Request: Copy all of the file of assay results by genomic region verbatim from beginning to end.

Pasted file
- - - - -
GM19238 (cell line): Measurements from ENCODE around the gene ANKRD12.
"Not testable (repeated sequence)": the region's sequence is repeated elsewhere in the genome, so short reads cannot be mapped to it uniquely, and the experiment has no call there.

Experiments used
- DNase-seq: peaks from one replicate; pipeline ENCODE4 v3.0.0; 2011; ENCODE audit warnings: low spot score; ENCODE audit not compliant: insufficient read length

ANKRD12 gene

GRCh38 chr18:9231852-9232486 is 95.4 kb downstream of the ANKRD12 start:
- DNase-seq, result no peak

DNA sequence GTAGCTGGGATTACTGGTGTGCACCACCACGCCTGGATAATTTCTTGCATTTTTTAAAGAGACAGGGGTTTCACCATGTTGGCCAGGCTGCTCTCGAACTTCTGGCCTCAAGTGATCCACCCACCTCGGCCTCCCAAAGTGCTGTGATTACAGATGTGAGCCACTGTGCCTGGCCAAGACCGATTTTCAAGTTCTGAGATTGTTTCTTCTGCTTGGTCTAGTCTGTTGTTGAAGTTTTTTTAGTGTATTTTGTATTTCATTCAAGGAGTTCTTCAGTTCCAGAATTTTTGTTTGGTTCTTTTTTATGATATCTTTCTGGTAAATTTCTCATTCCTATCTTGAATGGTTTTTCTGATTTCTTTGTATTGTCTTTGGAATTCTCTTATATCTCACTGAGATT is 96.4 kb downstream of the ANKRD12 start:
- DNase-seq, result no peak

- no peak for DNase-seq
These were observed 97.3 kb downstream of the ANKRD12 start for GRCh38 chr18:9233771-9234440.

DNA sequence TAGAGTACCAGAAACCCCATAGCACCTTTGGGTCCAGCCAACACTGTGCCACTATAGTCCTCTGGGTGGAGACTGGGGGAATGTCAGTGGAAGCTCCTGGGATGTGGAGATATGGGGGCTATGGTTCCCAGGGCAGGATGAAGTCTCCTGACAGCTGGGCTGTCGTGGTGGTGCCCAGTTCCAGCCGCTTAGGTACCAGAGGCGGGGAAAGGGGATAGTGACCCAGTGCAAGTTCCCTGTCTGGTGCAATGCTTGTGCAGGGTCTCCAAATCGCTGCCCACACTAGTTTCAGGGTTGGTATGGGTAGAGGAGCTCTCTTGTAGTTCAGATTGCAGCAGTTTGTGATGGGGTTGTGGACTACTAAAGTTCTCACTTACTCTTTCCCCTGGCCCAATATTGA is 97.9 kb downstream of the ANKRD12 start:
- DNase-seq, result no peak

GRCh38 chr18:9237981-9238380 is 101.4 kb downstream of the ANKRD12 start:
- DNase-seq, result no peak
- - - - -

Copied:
GM19238 (cell line): Measurements from ENCODE around the gene ANKRD12.
"Not testable (repeated sequence)": the region's sequence is repeated elsewhere in the genome, so short reads cannot be mapped to it uniquely, and the experiment has no call there.

Experiments used
- DNase-seq: peaks from one replicate; pipeline ENCODE4 v3.0.0; 2011; ENCODE audit warnings: low spot score; ENCODE audit not compliant: insufficient read length

ANKRD12 gene

GRCh38 chr18:9231852-9232486 is 95.4 kb downstream of the ANKRD12 start:
- DNase-seq, result no peak

DNA sequence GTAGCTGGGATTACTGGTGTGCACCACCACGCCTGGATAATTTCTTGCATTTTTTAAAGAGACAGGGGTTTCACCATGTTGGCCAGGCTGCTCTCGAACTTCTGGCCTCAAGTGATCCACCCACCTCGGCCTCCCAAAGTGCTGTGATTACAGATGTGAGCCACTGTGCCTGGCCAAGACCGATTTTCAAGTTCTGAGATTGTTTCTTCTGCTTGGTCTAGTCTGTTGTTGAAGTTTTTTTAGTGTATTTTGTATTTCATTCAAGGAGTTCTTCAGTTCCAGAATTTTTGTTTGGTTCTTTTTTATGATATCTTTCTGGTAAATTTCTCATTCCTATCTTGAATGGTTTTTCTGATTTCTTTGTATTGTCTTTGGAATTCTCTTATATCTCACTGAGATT is 96.4 kb downstream of the ANKRD12 start:
- DNase-seq, result no peak

- no peak for DNase-seq
These were observed 97.3 kb downstream of the ANKRD12 start for GRCh38 chr18:9233771-9234440.

DNA sequence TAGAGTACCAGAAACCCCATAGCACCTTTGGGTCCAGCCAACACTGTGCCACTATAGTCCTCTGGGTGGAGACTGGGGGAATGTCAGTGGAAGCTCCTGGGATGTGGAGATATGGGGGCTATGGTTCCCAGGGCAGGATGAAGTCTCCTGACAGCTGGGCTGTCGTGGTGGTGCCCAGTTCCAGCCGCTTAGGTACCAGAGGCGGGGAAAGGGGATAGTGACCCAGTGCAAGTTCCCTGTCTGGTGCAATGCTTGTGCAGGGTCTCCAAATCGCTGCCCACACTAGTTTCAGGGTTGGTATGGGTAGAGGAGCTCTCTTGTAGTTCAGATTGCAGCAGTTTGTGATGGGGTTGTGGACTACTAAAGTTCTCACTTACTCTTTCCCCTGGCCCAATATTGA is 97.9 kb downstream of the ANKRD12 start:
- DNase-seq, result no peak

GRCh38 chr18:9237981-9238380 is 101.4 kb downstream of the ANKRD12 start:
- DNase-seq, result no peak